A full meal is never complete without desserts. But long ago, ordinary people didn’t eat desserts. Sweets and cakes were offered to deities by the ancient Mesopotamian people. Time passed and they became available for mere humans, but only for the upper-class society. Alexander the Great and Emperor Nero enjoyed their crushed ice flavored with honey or fruit, but their servants had to sprint up to the mountain to get some ice and prepare it.
Thank goodness, we now exist in the 21st century where we are able to enjoy wide varieties of desserts available — ice cream, cakes, pies, sorbets, chocolates, parfaits — you name it! You might be enjoying your sweet treat now but you probably don’t think about how it came to existence. Here are some surprising backstories of the popular desserts you enjoy:
1. Ice cream float
In the early 1900s, you can order an ice cream float in pharmacies in the US. As carbonated drinks were marketed as a miracle cure, most pharmacies had soda fountains. The pharmacist or employee that serves it was called soda jerks, and they would create a “cream soda” by combining soda water with some heavy cream and a tablespoon of vanilla syrup.
Legend has it that the first ice cream float was created in 1874 by accident by Robert McCay Green, a pharmacist at the Philadelphia Exposition. On a hot day, Mr. Green ran out of cold ice for the flavored sodas he was selling and substituted it with vanilla ice cream. The rest is history.
2. Sweet potato pie
The sweet potato pie was popular among wealthy white people in the southern United States, but it was the black slaves who were doing the planting, harvesting, and cooking. Even though slaves were working with sweet potatoes in big houses, most of them did not have the right equipment or heat sources to bake a pie properly. It was only after slavery ended when black people had access to better equipment and key ingredients.
In the early 20th century, a black scientist – not a farmer or a chef – came up with his own recipe for the sweet potato pie, which featured sliced rounds instead of the regular mash. He was George Washington Carver, who developed more than a hundred uses for sweet potatoes. His research helped popularize the crop, and recipes began to circulate across the country.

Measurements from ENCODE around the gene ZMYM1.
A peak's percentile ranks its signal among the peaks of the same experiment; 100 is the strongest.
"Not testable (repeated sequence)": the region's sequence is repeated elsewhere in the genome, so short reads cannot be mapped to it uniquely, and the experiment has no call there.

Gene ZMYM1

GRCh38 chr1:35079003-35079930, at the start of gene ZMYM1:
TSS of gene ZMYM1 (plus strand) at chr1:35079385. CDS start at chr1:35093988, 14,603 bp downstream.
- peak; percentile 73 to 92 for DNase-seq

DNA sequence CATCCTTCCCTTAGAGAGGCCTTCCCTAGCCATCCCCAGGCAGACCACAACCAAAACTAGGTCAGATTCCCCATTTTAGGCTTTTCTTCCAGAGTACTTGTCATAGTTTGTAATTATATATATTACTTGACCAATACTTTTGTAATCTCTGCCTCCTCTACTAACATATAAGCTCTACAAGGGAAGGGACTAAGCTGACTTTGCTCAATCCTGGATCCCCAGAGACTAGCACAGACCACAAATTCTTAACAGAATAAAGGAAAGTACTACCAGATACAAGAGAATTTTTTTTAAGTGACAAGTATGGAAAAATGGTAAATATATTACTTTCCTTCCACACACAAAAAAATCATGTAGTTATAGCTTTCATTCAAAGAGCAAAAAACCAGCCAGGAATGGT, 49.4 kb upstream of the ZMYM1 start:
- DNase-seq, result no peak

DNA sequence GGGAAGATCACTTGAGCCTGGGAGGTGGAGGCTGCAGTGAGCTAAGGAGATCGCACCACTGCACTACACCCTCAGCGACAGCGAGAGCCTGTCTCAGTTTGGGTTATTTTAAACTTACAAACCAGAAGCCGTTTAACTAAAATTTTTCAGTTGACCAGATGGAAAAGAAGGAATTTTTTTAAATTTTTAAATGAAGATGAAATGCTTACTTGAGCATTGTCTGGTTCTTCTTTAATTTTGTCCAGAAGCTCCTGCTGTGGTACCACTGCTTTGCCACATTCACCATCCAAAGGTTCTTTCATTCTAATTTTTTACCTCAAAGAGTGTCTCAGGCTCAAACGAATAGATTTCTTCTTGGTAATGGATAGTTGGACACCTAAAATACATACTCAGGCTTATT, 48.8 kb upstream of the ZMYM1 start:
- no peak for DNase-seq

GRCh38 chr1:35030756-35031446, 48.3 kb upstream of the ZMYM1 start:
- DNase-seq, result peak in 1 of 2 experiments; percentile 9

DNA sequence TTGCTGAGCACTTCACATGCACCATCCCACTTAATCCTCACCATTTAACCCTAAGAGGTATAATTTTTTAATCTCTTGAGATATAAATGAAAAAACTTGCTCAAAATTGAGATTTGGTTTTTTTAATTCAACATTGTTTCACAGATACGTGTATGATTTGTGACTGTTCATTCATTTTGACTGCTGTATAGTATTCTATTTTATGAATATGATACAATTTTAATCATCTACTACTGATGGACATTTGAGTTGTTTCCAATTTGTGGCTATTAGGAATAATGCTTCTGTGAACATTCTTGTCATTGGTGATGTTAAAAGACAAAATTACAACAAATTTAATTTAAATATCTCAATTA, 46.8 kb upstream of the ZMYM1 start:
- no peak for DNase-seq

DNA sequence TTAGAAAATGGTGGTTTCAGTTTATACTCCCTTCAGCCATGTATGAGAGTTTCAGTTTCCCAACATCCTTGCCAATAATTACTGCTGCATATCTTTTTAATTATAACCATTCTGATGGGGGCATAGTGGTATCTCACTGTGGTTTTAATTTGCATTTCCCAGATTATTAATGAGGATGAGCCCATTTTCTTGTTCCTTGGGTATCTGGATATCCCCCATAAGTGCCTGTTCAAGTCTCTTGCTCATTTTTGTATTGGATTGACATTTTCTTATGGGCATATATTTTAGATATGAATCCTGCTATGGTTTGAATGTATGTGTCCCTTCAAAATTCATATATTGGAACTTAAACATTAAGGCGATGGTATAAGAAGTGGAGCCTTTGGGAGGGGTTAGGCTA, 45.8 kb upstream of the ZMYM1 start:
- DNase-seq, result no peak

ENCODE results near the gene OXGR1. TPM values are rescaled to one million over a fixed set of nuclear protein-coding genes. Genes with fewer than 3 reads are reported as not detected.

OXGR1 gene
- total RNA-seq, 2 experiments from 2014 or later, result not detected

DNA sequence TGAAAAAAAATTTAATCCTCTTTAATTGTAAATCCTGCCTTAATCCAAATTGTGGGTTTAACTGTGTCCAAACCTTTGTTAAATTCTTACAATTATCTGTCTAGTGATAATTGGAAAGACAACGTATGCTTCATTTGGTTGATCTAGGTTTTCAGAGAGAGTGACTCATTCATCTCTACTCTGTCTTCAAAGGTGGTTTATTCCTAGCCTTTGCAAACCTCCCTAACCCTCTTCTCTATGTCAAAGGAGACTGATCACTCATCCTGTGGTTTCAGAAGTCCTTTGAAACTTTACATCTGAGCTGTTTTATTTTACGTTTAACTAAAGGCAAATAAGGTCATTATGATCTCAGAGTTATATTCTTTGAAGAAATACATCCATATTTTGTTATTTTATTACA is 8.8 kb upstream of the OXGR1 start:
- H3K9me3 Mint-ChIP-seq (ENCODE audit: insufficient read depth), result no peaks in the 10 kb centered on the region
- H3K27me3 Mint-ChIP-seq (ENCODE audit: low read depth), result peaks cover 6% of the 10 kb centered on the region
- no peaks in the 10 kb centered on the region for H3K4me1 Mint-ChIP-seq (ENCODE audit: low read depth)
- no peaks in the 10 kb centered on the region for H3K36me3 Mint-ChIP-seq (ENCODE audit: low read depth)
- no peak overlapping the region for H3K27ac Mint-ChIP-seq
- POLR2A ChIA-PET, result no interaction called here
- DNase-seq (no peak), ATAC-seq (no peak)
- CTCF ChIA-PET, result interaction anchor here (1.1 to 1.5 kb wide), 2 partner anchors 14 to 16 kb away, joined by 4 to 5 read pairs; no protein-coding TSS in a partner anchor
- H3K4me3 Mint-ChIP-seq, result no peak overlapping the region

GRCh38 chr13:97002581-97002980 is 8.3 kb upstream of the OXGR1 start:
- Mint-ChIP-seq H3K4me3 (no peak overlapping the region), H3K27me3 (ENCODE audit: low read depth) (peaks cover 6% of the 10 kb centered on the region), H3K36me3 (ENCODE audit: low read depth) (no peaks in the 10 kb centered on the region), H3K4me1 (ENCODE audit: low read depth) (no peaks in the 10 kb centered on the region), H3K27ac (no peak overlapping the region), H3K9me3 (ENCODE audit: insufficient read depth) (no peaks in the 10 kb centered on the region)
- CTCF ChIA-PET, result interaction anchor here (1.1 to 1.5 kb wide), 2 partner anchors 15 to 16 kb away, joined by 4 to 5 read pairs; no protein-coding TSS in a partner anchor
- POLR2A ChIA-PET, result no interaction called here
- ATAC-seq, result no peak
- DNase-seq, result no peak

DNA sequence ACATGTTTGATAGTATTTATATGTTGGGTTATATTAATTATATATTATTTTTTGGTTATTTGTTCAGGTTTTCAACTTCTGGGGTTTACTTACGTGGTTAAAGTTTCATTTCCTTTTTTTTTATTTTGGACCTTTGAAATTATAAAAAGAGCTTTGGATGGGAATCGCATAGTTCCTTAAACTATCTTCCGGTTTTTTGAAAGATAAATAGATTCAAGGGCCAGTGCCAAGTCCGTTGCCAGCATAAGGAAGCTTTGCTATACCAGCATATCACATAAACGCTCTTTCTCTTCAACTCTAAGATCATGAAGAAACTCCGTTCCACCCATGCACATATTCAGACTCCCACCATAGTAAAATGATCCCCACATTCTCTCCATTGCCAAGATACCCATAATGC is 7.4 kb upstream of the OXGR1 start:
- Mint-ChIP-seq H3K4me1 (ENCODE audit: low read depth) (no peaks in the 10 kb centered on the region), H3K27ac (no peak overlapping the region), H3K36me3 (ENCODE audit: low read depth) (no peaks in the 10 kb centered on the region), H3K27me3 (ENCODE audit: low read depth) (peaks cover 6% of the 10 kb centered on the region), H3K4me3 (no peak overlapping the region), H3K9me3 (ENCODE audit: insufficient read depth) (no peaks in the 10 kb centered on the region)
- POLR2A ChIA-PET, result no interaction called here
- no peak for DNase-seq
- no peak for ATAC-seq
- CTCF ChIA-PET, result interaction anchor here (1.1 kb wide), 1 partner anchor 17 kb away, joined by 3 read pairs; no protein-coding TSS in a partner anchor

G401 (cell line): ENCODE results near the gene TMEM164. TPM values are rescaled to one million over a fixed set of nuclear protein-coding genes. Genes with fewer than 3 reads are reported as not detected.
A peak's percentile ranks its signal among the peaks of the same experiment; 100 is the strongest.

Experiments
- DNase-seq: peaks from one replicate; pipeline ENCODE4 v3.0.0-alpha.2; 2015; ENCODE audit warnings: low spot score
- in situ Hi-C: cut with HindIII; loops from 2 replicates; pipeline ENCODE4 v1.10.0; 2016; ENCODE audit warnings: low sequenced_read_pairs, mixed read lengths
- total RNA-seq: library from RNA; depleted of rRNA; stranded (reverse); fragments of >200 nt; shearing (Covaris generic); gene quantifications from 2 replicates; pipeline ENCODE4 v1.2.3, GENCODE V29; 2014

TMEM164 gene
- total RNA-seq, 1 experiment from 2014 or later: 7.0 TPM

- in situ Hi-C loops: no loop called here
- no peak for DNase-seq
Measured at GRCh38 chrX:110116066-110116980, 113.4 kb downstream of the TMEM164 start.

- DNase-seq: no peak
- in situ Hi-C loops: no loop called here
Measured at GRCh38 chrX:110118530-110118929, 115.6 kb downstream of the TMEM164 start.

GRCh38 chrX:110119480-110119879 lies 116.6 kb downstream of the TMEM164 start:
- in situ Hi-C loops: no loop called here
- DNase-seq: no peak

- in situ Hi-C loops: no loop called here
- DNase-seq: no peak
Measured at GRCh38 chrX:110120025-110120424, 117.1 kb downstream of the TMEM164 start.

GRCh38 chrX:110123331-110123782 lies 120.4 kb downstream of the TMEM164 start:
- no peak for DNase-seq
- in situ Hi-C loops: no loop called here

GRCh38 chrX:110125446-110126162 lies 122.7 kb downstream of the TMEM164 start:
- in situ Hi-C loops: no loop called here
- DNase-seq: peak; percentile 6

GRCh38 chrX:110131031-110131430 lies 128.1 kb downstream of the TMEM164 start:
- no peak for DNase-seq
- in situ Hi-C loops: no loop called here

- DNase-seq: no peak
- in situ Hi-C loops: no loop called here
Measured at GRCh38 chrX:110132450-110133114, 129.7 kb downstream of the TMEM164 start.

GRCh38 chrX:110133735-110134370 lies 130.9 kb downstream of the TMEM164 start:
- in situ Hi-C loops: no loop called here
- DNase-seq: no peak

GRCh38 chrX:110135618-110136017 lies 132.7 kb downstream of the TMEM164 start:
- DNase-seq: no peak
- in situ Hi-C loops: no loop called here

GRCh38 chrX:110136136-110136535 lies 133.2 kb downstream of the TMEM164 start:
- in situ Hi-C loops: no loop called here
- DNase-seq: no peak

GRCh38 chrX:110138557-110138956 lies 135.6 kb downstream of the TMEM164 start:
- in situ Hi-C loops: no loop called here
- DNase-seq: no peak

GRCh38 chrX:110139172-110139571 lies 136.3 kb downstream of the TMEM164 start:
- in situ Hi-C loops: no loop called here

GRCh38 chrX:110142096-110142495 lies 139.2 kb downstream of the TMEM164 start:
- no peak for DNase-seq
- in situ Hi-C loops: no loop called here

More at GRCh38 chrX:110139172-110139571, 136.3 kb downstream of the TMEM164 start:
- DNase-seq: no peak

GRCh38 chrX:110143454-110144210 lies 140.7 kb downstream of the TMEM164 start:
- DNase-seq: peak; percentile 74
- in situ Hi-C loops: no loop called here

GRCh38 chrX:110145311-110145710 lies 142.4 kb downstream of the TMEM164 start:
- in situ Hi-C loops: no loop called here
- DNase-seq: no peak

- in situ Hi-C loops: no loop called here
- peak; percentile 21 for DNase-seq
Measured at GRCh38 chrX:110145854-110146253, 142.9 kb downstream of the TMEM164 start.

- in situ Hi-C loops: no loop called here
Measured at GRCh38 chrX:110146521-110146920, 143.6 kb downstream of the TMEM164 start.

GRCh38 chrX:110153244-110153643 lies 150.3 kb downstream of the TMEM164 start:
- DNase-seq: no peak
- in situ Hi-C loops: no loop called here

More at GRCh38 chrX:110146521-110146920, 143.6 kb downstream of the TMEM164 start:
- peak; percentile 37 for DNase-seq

This summer indulgence was actually created by an 11-year-old boy named Frank Epperson by accident. One night in 1905, he accidentally left a glass of filled with water, powdered soda mix and a wooden stick for stirring – outside their house overnight. When Frank found the glass in the morning, the mixture was frozen solid, so he ran the glass under hot water and removed the ice pop using the stick as a handle. He called his creation “Epsicle” and continued to create it to share with his friends, and later on, with his own children.
Epperson filed for a patent for his invention in 1923. That time, he still called his frozen treats “epsicles,” but his children called it “Pop’s ‘sicles.” The latter name stuck and the Popsicle brand name was born.
4. Snow cones
The American Industrial Revolution made ice commercially available in the 1850s. Ice houses in New York would sell ice to Florida. They would use wagons carrying ice blocks to transport the ice, passing through Baltimore where children would run up to the wagon and ask for small scrapings of ice. Mothers started to make flavoring as they expect their children to go home with the ice they received. The first flavor they made remains a favorite in Baltimore: the egg custard, which is made up of eggs, sugar, and vanilla.
The snow cones remain as a Baltimore tradition today and it has become a popular refreshment treat at the movie theaters.
Long before cocoa was used to make chocolate candy bars, it was brewed as a bitter health tonic mixed with water, honey, vanilla, chili peppers and other spices in Central America. The Aztecs and Mayans believed that the dark elixir had medicinal properties that can cure different ailments. When the Spanish brought the concoction back to Europe in the 17th century, the cocoa was developed into a sweetened drink. Its nutritional and aphrodisiac benefits were discovered and were mostly enjoyed by the European elite.
When the cocoa powder was invented in 1828, it quickly gave way to the first chocolate bar. Decades later, the Swiss created chocolate candy and introduced the world to milk chocolate and chocolate fondant.
This jiggly dessert is made more popular by Jell-0 in the 1960s, but its origin stretches back centuries. One of the first evidence of gelatin-making started with boiling down scraps of animal bone and skin to release collagen. The most typical gelatin was calf’s foot jelly, which was obviously made out of calf foot, and was used in savory dishes during the early 1400s. Collagen-rich pig’s ears and feet were also boiled and then filtered into specialized bags.
In the 18th century, people started to flavor gelatin with sugar, lemon juice, and mixed spices. The mixture was called Jelly. Eventually, animal parts were not used anymore for stabilizing the jelly because the fruit juice contains pectin, which is found in the cell walls of all fruits.